The teeth are mainly used to dig up roots and cut the bark of trees for food, to fight with each other during the mating season and to defend against predators. The tusks weigh 23–45 kg (51–99 lb) and can be 1.5–2.4 m (5–8 ft) long. They curve forward and continue to grow throughout the elephant’s life.
African Bush Elephant By Harry The Fox On Deviantart
Elephants have four molars. each weighs about 5 kg (11 lb) and is about 30 cm (12 in) long. As the front pair wears down and decays, the back pair moves forward and two new molars appear in the back of the mouth. Elephants replace their teeth four to six times in their lifetime. Around 40 to 60 years of age, an elephant loses its last molars and is likely to die of starvation, a common cause of death. African elephants have a total of 24 teeth, six in each quadrant of the jaw. The enamel deposits on the molars are less in number than in Asian elephants.
The African elephant is the largest land animal. Cows are 2.2 to 2.6 m (7.2 to 8.5 ft) tall at the shoulder and weigh 2,160 to 3,232 kg (4,762 to 7,125 lb), while bulls are 3.2–4 m (10 -13 ft) and weigh 6,040 kg (10,362–13,334 lb).
The largest individual on record was 3.96 meters (13.0 ft) at the shoulder and weighed about 10,400 kg (22,900 lb).
The African forest elephant is smaller with a weight of up to 4,000 kg (8,800 lb) and a shoulder height of 1.8–2.4 m (5 ft 11 in – 7 ft 10 in) in females and 2.4 to 3 m (7 ft 10). in). – 9 ft 10 in) in males.
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African elephants are widespread in sub-Saharan Africa, where they live in scrub and dry areas of the Sahel, tropical rainforests, mopane and miombo forests. African forest elephant populations are found only in central Africa.
Elephants are the animals with the least time to sleep, especially African elephants. It was found that their average sleep was only 2 hours in 24-hour cycles.
Both species of African elephant live in family units that include several adult cows, their daughters, and their older sons. Each family unit is headed by an older cow known as the matriarch.
African forest elephant groups are less cohesive than African forest elephant groups, possibly due to a lack of predators.
African Forest Elephant
When separate family units are linked, they form kinship or linkage groups. After puberty, male elephants form close alliances with other males. While females are the most active members of African elephant groups, both male and female elephants can distinguish hundreds of different low-frequency infrasound calls to communicate and identify each other.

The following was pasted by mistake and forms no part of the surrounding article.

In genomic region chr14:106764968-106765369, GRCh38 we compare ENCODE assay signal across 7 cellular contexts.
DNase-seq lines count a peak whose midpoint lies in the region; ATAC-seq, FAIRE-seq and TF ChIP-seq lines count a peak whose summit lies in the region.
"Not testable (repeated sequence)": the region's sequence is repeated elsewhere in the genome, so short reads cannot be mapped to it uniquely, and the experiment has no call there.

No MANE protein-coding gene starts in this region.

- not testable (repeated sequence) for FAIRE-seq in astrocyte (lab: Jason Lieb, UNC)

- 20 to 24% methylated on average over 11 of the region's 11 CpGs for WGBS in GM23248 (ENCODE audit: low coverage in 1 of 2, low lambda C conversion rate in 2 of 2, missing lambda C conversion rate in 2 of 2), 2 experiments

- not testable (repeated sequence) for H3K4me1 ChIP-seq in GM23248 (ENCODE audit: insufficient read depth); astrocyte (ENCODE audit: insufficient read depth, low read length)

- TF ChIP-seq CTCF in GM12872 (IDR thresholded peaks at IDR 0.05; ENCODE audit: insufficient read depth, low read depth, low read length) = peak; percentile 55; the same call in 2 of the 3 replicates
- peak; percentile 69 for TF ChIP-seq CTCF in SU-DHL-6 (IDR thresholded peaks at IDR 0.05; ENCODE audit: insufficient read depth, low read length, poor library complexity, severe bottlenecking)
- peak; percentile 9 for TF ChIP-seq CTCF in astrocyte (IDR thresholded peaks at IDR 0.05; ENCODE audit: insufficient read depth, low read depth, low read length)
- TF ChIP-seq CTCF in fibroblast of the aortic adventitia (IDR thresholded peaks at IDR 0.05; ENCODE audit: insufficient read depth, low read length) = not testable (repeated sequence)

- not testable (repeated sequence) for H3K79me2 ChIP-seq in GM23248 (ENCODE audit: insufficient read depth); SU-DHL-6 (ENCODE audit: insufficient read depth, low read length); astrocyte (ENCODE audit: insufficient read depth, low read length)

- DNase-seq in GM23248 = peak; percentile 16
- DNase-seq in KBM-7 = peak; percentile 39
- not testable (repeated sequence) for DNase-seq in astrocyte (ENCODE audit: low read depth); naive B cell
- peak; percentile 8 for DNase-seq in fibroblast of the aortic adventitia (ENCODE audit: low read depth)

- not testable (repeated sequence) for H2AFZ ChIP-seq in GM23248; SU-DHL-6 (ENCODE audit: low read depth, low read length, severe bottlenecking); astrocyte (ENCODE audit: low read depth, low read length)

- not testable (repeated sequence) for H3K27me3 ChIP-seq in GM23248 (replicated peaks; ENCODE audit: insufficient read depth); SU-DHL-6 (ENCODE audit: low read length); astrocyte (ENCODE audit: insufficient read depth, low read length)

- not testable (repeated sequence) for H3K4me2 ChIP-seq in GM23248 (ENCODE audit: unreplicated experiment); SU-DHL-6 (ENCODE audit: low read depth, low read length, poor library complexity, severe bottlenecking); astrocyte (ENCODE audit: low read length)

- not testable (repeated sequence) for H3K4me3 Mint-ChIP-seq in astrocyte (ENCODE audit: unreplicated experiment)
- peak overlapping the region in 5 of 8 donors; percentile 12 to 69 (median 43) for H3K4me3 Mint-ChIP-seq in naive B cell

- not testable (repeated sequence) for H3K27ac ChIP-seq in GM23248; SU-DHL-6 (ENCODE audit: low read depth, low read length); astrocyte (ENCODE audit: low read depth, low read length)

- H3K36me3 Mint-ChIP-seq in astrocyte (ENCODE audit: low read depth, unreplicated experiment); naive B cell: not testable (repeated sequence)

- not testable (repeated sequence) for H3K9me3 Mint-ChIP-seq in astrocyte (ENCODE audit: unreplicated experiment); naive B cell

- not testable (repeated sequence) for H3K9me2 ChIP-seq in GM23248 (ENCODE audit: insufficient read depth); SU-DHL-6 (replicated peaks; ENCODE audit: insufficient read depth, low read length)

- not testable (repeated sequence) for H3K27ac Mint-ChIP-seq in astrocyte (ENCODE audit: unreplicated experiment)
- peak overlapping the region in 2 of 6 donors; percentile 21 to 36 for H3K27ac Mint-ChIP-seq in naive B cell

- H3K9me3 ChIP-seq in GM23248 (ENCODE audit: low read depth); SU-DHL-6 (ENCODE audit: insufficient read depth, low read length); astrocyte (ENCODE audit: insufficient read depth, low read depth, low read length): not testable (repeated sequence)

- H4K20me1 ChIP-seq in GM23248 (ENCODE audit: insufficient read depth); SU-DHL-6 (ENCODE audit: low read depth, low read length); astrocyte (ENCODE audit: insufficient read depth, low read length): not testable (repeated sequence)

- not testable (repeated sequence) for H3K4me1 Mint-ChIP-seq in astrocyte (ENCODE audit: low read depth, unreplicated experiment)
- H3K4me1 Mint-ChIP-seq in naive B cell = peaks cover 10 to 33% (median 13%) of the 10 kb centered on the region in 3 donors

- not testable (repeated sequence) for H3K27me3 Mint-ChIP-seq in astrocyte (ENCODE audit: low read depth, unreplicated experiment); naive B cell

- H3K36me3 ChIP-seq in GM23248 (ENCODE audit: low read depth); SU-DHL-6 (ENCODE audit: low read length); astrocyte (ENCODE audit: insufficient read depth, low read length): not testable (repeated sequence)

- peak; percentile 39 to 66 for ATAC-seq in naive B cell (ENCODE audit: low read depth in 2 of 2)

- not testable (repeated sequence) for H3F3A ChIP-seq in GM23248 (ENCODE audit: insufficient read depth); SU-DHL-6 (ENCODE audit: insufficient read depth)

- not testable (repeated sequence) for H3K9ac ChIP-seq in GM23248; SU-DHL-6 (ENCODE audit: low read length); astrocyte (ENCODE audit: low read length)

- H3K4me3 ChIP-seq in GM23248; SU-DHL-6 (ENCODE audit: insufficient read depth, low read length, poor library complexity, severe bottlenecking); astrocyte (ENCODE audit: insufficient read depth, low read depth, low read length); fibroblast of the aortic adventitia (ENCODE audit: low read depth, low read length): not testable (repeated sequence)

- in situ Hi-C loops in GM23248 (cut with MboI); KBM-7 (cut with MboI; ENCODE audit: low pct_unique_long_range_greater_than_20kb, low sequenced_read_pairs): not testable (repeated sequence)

Bulls were believed to be solitary animals that became independent once they reached maturity. New research shows that bulls retain ecological knowledge of the herd, facilitating survival by foraging for food and water that is also tailored to the young bulls they mate with. Bulls return to the herd only to breed or socialize. They do not provide hands-on care for their offspring, instead playing a paternal role to younger bulls to show dominance.
While feeding, the African elephant uses its trunk to tear off leaves and its tusks to break off branches, which can cause extensive damage to foliage.
The large size and hindgut of the African elephant also allows for the digestion of various plant parts, including fibrous stems, bark and roots.
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They have a very large and highly complex neocortex, a feature they share with humans, monkeys and some species of dolphins. They are among the most intelligent species in the world. With a mass of just over 5 kg (11 lb), the elephant’s brain is larger than that of any other land animal. The elephant brain is similar to the human brain in structure and complexity. an elephant’s cortex has as many neurons as a human brain,
Elephants exhibit a wide variety of behaviors, including those related to mourning, learning, imitation, art, play, humor, altruism, tool use, compassion, cooperation,
All these behaviors point to a highly intelligent species believed to be equal to whales
African elephants are most fertile between the ages of 25 and 45. Calves are born after a gestation period of up to almost two years.
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Calves are cared for by their mother and the other young females in the group, known as the mahout.
African elephants show sexual dimorphism in weight and shoulder height at 20 years of age due to the rapid early growth of males. At 25, men weigh twice as much as women. However, both sexes continue to grow throughout their lives.
And they are in estrus for about 2 to 7 days. They do not mate at a specific time. However, they are less likely to breed in times of drought than when there is plenty of water. The gestation period of an elephant is 22 years